In Jewish homes around the world tonight, a 24 hour memorial candle will be lit in memory of the six million who perished at the hands of the Nazis. You are most welcome to join us.
May they never be forgotten and may their memory be forever blessed.
This article Thou Shalt Not Forget, reprinted with the kind permission of The Lekarev Report.
Following are some excerpts of Holocaust? No, it can’t happen here…, from Rabbi Lazer Brody’s, Lazer Beams blog – Reflections of Emuna with Rabbi Lazer Brody , which deals on the gathering clouds of American antisemitism.
Famous last words of German Jews prior to Kristallnacht: “No, it can’t happen here…”
American Jews, ever so comfy, say the same thing today. With oil up to $120/barrel and the value of the dollar down by over 30%, with a waning economy and increasing unemployment, it’s only a matter of time until the ground really starts burning under the feet of American Jews.
Here you have it beloved brethren, the only weapon that will defeat Eretz Ysrael’s enemies, is PRAYER, not weapons, or any person or army but simple sincere PRAYER from way deep within our heart.
We have to get hold of our sword (Emunah) and start praying (Tefillah) to Hashem, in order to clean the path so that Mosiach can come and deliver Klal Ysrael from our enemies.
Rabbi Lazer Brody from Lazer Beams has a wonderful spiritual explanation about the threat against Israel and how to deal with it.
Kindly click here to listen.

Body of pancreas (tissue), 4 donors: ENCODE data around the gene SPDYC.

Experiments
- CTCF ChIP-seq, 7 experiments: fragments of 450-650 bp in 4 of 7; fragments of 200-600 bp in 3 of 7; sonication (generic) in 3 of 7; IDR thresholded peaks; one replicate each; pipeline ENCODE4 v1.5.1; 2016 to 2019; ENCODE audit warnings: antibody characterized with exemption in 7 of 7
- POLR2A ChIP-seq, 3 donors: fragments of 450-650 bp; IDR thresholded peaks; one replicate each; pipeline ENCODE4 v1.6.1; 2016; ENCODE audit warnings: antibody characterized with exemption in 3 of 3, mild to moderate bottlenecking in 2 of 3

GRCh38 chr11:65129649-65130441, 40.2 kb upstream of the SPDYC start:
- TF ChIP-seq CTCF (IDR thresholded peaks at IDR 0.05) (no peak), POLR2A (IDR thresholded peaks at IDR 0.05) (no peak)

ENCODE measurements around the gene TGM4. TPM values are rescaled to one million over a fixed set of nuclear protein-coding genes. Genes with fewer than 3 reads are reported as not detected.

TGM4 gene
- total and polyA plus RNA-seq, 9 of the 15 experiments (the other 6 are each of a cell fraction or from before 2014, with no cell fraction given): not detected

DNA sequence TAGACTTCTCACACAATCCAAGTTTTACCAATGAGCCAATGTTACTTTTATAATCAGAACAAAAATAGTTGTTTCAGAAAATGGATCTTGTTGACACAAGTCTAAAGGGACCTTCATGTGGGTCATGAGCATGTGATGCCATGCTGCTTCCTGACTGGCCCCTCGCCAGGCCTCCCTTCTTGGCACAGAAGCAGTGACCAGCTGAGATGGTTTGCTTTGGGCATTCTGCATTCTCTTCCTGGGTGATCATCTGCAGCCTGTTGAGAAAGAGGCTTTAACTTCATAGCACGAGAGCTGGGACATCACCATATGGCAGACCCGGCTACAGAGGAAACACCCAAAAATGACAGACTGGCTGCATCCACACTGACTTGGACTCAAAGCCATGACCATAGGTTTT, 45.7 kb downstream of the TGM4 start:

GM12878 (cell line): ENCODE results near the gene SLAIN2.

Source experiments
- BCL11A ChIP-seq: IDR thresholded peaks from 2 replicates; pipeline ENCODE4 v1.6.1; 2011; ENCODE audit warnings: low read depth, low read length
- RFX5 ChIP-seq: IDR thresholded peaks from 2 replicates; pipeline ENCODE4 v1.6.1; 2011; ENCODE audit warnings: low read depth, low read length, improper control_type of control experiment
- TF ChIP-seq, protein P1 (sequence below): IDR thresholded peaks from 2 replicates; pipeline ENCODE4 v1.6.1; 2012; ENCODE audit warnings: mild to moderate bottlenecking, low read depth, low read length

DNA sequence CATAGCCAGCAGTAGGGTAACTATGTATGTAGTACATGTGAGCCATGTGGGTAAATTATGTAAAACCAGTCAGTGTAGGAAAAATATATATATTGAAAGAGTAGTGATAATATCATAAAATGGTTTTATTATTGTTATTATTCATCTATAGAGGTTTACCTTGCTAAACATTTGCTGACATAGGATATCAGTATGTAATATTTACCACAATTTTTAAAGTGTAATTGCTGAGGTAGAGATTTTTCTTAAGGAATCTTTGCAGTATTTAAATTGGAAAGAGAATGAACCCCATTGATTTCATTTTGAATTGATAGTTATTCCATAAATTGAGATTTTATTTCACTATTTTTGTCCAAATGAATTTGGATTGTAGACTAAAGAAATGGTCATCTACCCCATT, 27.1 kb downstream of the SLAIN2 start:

Jerusalem Post October 9, 1999
IN MUSAF OF ROSH HASHANAH, we find a description of G-d’s “remembrance”: “When the remembrance of every created being comes before you — every person’s deeds and mission…” The term “deeds” refers to a person’s observance of the commandments. But what is meant by a person’s “mission?”
There is no Jew without his or her own individual task. That task can be performed by no one else, for no one else was born with precisely the same configuration of strengths and weaknesses, no one else is born into the same family at precisely the same moment or into the same historical situation, and no one else confronts the same challenges and tests in life.
Because each Jew is a world unto himself and absolutely singular so is his task in life unique. That task is the “mission” referred to in the Zichronos section of Musaf.
We might think that so long as we have kept our sins to a minimum that we are destined for a favorable judgment on Rosh Hashanah. But the Midrash makes clear that our fulfillment of our appointed task is no less determinative. The Midrash recounts the story of Navat the Carmelite, who was put to death by Queen Jezebel. Navat was a completely righteous man, who refused to sell his vineyard to Jezebel. How can I sell that which G-d gave to my forefathers? he told her. As a consequence, Jezebel hired false witnesses to testify against Navat, and he was put to death.